There are several slightly different versions of elliptic curve cryptography, all of which rely on the widely believed difficulty of solving the discrete logarithm problem for the group of an elliptic curve over some finite field. The most popular finite fields for this are the integers modulo a prime number (see modular arithmetic), or a Galois field of size a power of two. (Galois fields of size of power of some other prime have also been proposed, but are considered a bit dubious among cryptanalysts.)
Given an elliptic curve E, and a field GF(q), we consider the abelian group of rational points E(q) of the form (x, y), where both x and y are in GF(q), and where the group operation "+" is defined on this curve as described in the article elliptic curve. We then define a second operation "*"  Z×E(q) → E(q): if P is some point in E(q), then we define 2*P = P + P, 3*P = 2*P + P = P + P + P, and so on. Note that given integers j and k, j*(k*P) = (j*k)*P = k*(j*P). The elliptic curve discrete logarithm problem (ECDLP) is then to determine the integer k, given points P and Q, and given that k*P = Q.
It is believed that the usual discrete logarithm problem over the multiplicative group of a finite field (DLP) and ECDLP are not equivalent problems; and that ECDLP is significantly more difficult than DLP.
In cryptographic use, a specific base point G is selected and published for use with the curve E(q). A private key k is selected as a random integer; and then the value P = k*G is published as the public key (note that the purported difficulty of ECDLP implies that k is hard to determine from P). If Alice and Bob have private keys k_{A} and k_{B}, and public keys P_{A} and P_{B}, then Alice can calculate k_{A}*P_{B} = (k_{A}*k_{B})*G; and Bob can compute the same value as k_{B}*P_{A} = (k_{B}*k_{A})*G.
This allows the establishment of a "secret" value that both Alice and Bob can easily compute, but which is difficult for any third party to derive. In addition, Bob does not gain any new knowledge about k_{A} during this transaction, so that Alice's private key remains private.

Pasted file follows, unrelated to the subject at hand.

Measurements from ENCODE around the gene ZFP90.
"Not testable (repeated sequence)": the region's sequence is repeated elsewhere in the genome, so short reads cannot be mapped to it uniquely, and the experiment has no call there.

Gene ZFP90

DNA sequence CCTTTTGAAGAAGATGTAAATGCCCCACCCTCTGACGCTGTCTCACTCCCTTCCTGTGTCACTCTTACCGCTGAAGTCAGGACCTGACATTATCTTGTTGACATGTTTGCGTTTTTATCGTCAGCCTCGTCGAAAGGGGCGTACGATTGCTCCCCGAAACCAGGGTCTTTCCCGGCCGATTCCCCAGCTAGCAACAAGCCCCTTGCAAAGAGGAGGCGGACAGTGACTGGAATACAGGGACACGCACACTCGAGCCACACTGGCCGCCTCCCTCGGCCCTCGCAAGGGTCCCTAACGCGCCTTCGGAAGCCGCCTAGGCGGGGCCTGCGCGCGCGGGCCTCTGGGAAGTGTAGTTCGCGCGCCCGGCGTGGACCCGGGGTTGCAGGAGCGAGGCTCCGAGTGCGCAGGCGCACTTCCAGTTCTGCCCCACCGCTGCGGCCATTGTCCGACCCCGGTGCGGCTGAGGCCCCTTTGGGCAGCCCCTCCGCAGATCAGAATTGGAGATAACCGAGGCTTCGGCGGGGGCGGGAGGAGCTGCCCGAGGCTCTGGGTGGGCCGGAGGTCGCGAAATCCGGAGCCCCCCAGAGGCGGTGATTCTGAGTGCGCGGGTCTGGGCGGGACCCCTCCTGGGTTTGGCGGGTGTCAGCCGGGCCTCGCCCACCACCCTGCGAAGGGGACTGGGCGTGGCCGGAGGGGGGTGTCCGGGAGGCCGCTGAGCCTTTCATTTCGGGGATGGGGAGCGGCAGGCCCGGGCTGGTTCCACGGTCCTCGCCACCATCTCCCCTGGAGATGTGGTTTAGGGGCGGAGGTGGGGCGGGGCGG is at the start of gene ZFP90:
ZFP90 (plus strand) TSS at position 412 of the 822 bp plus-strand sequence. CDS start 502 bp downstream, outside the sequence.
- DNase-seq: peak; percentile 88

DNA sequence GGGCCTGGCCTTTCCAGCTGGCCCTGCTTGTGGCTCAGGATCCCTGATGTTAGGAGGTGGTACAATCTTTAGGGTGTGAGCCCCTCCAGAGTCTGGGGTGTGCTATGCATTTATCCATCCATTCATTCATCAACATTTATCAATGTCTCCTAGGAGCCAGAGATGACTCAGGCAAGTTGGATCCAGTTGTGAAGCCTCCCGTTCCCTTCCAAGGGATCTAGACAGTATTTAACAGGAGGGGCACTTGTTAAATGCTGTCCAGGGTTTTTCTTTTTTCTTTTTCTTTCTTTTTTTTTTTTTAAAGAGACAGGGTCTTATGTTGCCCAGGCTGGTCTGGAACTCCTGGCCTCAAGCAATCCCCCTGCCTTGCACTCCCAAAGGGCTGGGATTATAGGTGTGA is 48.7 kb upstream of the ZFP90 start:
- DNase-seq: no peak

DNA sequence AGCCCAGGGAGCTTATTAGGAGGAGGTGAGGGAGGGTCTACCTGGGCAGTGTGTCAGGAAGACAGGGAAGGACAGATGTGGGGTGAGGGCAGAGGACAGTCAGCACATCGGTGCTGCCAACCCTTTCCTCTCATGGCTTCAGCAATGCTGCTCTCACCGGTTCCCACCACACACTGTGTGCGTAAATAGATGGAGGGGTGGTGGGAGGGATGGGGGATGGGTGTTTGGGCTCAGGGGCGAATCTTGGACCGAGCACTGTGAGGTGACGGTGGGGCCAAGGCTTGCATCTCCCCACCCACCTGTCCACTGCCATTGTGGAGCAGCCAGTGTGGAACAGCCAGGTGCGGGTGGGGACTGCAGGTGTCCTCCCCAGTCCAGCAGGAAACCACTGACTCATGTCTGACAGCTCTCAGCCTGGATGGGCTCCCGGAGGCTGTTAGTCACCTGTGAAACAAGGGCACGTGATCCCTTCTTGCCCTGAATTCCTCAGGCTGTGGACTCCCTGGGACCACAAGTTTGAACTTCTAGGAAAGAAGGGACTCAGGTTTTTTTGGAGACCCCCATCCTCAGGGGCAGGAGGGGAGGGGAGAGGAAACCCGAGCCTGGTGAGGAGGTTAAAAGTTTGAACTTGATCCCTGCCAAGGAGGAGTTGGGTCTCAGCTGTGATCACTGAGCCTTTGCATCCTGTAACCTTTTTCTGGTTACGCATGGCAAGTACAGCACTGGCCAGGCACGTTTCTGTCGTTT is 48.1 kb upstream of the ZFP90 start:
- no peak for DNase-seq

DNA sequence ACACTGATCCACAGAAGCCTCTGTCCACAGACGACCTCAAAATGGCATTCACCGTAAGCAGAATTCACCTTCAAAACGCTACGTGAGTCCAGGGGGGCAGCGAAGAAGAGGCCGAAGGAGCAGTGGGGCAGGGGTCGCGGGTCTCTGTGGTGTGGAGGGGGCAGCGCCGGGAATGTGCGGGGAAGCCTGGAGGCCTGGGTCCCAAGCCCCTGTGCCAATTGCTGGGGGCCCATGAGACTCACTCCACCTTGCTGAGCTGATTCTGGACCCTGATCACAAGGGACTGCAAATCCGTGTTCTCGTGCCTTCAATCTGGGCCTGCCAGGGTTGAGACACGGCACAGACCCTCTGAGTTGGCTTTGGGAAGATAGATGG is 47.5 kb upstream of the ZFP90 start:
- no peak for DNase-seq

The actual methods used to then encrypt messages between Alice and Bob based on this secret value are adaptations of older discrete logarithm cryptosystems originally described for use on other groups. These include DiffieHellman, ElGamal discrete log cryptosystem and DSA.
Doing the group operations needed to run the system is slower for an ECC system than for a factorisation system or modulo integer discrete log system of the same size. However, proponents of ECC systems believe that the ECDLP problem is signficantly harder than the DLP or factorisation problems, and so equal security can be provided by much smaller key lengths using ECC, to the extent that it can actually be faster than, for instance, RSA. Published results to date tend to support this belief, but some experts are skeptical.
ECC is widely regarded as the strongest asymmetric algorithm at a given key length, so may become useful over links that have very tight bandwidth requirements.
NIST and ANSI X9 have set minimum keysize requirements of 1024 bits for RSA and DSA and 160 bits for ECC, corresponding to a symmetric block cipher key size of 80 bits. NIST has published a list of recommended elliptic curves for protection of 5 different symmetric keysizes (80, 112, 128, 192, 256). In general, ECC over a binary field requires an asymmetric key size of twice that of the corresponding symmetric key.
Certicom[?], a major commercial proponent of ECC, has sponsored several challenges to the ECC algorithm. The most complex to have been solved was a 109 bit key, which was broken by a team of researchers near the beginning of 2003. The team which broke the key used a massive parallel attack based on the birthday attack, using over 10,000 Pentium class PCs running continuously for over 540 days. The minimum recommended key size for ECC, 163 bits, is currently estimated to require 10^{8} times the computing resources as that required for the 109 bit problem.
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